Editor's note: H&HN Staff Writer Marty Stempniak is blogging this week from the Hospital Financial Management Association's National Institute 2012.


LAS VEGAS — Several years ago, James Haden's hospital was about to embark on a strategic planning process, with a brand-new facility looming on the horizon. The hospital board was asked if they wanted to stay independent forever, and nearly everyone at the table raised their hand. But one board member flipped it.

"Is that the right question to ask? Can we be a better hospital with the right partner than we can be by ourselves?" recalled Haden, the president and CEO of 176-bed Martha Jefferson Hospital in Charlottesville, Va.

That anecdote came up Monday morning as part of a two-person panel discussion at the HFMA's National Institute 2012, in Las Vegas. Participants included Haden, whose hospital eventually did pull the trigger on a merger, along with Michael Lauf, the president and CEO of Cape Cod Healthcare, who saw his hospital explore the same question, but fail to find the right fit.

In the past decade, hospitals, especially financially distressed community ones, have pursued mergers and acquisitions out of anxiety, some seeking capital to invest in their facilities. But the nature of mergers is changing, and more often industry players are exploring the idea strategically, eyeing partners to help move along quality initiatives or build up a brand name, Kit Kamholz, managing director of consulting firm Kaufman, Hall & Associates and moderator of the session, told attendees.

His firm has seen an uptick in the number of hospital transactions it's handling since 2009, and Kamholz expects that trend to continue into the future. But, he posed to the two panelists, when is it right for a hospital to seek a partner?

For Cape Cod Healthcare — which includes 250-bed Cape Cod Hospital, in Hyannis, Mass., and 95-bed Falmouth Hospital — that was around 2008. They were recruiting Lauf as a new CEO, had lost more than $20 million that year, and were looking for someone to help them recapture the magic of old. They needed to fill gaps in their offerings, Lauf says, with physicians migrating away from the system and a need to bolster quality in response to health reform in the state.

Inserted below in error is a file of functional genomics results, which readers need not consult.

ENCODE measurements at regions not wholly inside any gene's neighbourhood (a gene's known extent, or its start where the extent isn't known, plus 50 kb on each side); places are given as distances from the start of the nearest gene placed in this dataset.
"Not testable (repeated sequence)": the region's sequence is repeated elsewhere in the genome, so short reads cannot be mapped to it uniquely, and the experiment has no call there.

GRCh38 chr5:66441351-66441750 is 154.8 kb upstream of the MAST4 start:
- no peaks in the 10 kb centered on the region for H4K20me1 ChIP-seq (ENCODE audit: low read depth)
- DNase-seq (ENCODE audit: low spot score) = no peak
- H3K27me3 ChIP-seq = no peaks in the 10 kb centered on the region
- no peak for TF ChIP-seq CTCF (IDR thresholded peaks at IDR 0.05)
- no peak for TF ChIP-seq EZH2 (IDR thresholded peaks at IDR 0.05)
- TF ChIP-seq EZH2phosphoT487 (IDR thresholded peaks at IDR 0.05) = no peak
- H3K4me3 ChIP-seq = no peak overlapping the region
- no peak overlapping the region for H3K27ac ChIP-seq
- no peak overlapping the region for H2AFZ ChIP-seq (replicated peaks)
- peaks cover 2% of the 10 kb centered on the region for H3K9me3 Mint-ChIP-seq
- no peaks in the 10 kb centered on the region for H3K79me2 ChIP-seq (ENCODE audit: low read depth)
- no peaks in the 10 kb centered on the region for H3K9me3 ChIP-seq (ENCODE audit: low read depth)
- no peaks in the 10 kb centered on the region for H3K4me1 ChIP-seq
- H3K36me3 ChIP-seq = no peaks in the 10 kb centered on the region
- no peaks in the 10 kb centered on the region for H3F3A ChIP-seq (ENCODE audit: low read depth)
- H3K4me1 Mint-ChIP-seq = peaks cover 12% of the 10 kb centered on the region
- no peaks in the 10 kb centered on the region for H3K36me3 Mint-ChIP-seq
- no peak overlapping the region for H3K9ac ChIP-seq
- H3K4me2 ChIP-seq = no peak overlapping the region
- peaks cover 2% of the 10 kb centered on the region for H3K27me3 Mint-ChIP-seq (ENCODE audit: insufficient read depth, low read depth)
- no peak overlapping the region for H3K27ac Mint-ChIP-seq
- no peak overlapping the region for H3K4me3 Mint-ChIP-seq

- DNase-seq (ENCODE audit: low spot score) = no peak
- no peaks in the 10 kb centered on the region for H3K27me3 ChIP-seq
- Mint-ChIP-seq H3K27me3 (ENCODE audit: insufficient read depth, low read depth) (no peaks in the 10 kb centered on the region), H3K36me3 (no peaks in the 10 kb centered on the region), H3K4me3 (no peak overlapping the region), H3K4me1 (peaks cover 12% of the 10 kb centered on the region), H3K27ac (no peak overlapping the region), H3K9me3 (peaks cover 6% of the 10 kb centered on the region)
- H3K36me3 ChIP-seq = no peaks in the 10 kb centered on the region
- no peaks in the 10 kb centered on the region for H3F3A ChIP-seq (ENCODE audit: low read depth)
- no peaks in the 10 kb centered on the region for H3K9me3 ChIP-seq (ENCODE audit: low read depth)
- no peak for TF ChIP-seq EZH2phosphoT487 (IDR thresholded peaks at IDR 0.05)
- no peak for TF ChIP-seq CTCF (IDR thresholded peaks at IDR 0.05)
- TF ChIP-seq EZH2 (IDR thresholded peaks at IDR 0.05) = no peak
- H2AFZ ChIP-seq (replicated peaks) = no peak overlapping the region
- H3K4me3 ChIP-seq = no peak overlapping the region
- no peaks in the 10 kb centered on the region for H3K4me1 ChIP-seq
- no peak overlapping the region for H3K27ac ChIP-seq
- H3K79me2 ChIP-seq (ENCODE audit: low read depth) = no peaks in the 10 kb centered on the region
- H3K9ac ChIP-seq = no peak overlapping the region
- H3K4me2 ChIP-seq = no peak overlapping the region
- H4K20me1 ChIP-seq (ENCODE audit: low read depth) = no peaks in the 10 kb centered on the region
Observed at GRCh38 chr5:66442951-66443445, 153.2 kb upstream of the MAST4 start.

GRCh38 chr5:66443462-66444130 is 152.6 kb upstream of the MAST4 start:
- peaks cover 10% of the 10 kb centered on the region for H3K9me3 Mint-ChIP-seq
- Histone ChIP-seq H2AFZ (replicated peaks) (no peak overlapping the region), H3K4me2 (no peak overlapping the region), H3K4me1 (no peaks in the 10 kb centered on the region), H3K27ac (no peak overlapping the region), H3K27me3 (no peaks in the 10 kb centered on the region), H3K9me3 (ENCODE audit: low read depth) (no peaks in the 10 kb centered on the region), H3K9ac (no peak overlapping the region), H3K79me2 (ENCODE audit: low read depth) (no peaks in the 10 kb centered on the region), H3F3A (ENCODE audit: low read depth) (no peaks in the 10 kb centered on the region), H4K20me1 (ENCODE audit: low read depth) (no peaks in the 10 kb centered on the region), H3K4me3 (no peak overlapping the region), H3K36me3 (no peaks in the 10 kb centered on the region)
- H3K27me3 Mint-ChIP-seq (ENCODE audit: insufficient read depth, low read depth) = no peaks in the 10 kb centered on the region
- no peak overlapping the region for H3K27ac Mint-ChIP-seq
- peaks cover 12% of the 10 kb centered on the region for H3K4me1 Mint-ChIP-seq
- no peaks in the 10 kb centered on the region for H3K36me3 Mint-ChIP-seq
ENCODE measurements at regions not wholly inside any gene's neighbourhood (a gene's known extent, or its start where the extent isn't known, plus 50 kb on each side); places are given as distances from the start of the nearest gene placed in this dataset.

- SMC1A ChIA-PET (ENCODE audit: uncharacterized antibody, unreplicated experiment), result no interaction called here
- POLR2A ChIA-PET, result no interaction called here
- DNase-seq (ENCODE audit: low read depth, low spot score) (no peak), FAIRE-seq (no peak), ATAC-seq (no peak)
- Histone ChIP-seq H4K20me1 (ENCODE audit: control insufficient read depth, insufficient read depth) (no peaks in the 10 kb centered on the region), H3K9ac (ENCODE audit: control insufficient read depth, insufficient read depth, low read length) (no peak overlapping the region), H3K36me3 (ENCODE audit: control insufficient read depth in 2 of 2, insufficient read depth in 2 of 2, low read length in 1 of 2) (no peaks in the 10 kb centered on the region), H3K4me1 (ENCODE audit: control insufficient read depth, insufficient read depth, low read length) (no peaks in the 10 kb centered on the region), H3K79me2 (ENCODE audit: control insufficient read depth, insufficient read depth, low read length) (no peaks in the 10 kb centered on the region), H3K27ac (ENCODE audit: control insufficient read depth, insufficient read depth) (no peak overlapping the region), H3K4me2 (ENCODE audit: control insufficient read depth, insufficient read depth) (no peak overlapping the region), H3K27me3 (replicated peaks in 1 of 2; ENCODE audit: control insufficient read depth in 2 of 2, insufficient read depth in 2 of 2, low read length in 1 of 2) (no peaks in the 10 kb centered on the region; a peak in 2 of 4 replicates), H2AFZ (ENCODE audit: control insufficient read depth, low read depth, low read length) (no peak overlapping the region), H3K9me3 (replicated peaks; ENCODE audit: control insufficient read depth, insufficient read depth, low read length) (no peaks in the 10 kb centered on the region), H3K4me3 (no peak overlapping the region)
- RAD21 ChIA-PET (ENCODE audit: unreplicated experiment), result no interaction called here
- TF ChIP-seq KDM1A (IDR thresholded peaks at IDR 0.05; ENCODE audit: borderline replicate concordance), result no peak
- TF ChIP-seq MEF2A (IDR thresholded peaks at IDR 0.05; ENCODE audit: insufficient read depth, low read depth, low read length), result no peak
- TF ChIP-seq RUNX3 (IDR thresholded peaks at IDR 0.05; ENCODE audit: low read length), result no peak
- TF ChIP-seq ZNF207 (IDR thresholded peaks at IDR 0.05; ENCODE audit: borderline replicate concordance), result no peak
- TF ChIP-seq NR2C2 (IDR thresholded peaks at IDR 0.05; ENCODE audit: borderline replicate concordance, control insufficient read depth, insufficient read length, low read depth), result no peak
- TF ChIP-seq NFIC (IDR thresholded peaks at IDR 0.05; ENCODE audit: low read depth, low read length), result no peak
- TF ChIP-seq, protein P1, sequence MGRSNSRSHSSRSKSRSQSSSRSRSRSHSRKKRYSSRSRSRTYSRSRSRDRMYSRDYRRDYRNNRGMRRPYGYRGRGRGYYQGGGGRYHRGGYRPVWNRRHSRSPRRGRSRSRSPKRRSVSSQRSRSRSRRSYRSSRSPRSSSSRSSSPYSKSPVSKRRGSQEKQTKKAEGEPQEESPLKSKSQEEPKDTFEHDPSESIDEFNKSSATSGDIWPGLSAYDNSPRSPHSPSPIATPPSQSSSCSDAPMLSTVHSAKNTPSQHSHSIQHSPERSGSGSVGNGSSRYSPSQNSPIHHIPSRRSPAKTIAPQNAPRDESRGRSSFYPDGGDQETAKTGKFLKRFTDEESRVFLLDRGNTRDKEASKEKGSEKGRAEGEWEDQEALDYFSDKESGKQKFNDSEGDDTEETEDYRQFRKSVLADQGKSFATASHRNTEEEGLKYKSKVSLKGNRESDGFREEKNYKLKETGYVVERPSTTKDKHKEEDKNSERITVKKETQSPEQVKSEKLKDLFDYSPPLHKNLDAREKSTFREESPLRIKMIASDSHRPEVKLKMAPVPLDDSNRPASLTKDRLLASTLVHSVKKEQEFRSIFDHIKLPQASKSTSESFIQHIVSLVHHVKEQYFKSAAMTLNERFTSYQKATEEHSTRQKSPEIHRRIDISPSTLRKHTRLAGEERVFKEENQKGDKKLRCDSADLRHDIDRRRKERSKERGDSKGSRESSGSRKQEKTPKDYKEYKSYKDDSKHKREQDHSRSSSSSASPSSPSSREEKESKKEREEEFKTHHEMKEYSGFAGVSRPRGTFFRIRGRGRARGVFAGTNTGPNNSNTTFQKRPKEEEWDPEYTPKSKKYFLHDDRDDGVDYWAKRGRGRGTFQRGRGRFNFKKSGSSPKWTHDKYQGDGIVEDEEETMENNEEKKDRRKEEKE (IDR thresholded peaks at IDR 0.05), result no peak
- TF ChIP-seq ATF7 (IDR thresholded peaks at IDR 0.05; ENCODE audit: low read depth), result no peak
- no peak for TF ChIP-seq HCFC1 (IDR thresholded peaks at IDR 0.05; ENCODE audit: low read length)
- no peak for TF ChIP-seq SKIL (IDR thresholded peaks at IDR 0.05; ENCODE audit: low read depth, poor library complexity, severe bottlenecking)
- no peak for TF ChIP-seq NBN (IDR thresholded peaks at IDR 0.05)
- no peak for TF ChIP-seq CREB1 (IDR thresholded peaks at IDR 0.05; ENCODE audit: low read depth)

"We never started with a foregone conclusion that we were going to remain independent," he says. "We wanted to know what was best for Cape Cod Healthcare, and that was the pursuit we took."

Cape Cod went through a "painful" nine-month process, courting five potential suitors while all the while picking the brains of its board, employees and administration. Ultimately, no one fit into the gaps they needed to fill, and every potential partner had them in too subordinate a position, Lauf says. They've instead partnered with physicians to transform the organization, rebranded themselves, and continue to search for other arrangements to better the hospital.

"We had to focus and said, 'This is what we need from a partner, and if we can't get it, then we're going to go out and make sure we're extremely relevant, so should the discussion ever come up again, we're prepared,'" he says.

Meanwhile, Martha Jefferson also identified five suitors, met with three, and merged with Sentara Healthcare. Despite the different outcomes, both execs had similar takeaways from their experiences — never be reactionary, and explore partnerships whenever possible.

"It's not a bad discussion to have and doesn't need to lead to a formal discussion," Haden says. "It's just an exercise of saying what is important to us, and what accommodations would we be willing to make in order to gain something else."